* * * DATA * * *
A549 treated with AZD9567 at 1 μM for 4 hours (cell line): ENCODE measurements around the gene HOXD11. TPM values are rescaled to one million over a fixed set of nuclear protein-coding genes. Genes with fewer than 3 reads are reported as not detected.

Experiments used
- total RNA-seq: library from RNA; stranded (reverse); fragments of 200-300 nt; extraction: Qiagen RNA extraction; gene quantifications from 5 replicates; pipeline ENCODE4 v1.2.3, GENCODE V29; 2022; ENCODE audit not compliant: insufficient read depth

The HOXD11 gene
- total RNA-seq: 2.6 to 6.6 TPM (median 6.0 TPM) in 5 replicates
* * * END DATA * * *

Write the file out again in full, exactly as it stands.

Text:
A549 treated with AZD9567 at 1 μM for 4 hours (cell line): ENCODE measurements around the gene HOXD11. TPM values are rescaled to one million over a fixed set of nuclear protein-coding genes. Genes with fewer than 3 reads are reported as not detected.

Experiments used
- total RNA-seq: library from RNA; stranded (reverse); fragments of 200-300 nt; extraction: Qiagen RNA extraction; gene quantifications from 5 replicates; pipeline ENCODE4 v1.2.3, GENCODE V29; 2022; ENCODE audit not compliant: insufficient read depth

The HOXD11 gene
- total RNA-seq: 2.6 to 6.6 TPM (median 6.0 TPM) in 5 replicates